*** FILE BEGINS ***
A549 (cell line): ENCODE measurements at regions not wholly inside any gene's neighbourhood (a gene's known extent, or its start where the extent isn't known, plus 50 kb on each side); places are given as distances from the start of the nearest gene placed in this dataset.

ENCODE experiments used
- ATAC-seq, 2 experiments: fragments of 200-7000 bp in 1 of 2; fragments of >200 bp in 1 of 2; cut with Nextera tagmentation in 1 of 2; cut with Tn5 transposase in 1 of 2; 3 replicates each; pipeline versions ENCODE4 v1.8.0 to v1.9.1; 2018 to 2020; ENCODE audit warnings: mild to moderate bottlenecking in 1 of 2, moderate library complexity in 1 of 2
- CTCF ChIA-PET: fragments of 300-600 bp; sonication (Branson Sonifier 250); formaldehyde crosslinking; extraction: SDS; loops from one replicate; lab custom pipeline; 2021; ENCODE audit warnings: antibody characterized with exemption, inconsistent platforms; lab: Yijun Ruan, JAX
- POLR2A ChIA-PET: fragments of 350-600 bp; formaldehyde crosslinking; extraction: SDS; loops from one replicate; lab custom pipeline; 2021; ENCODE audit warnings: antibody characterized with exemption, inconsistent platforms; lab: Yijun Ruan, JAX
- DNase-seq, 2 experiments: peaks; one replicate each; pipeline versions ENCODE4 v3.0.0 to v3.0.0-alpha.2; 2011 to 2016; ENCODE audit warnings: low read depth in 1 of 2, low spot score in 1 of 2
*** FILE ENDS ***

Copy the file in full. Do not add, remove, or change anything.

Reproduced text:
A549 (cell line): ENCODE measurements at regions not wholly inside any gene's neighbourhood (a gene's known extent, or its start where the extent isn't known, plus 50 kb on each side); places are given as distances from the start of the nearest gene placed in this dataset.

ENCODE experiments used
- ATAC-seq, 2 experiments: fragments of 200-7000 bp in 1 of 2; fragments of >200 bp in 1 of 2; cut with Nextera tagmentation in 1 of 2; cut with Tn5 transposase in 1 of 2; 3 replicates each; pipeline versions ENCODE4 v1.8.0 to v1.9.1; 2018 to 2020; ENCODE audit warnings: mild to moderate bottlenecking in 1 of 2, moderate library complexity in 1 of 2
- CTCF ChIA-PET: fragments of 300-600 bp; sonication (Branson Sonifier 250); formaldehyde crosslinking; extraction: SDS; loops from one replicate; lab custom pipeline; 2021; ENCODE audit warnings: antibody characterized with exemption, inconsistent platforms; lab: Yijun Ruan, JAX
- POLR2A ChIA-PET: fragments of 350-600 bp; formaldehyde crosslinking; extraction: SDS; loops from one replicate; lab custom pipeline; 2021; ENCODE audit warnings: antibody characterized with exemption, inconsistent platforms; lab: Yijun Ruan, JAX
- DNase-seq, 2 experiments: peaks; one replicate each; pipeline versions ENCODE4 v3.0.0 to v3.0.0-alpha.2; 2011 to 2016; ENCODE audit warnings: low read depth in 1 of 2, low spot score in 1 of 2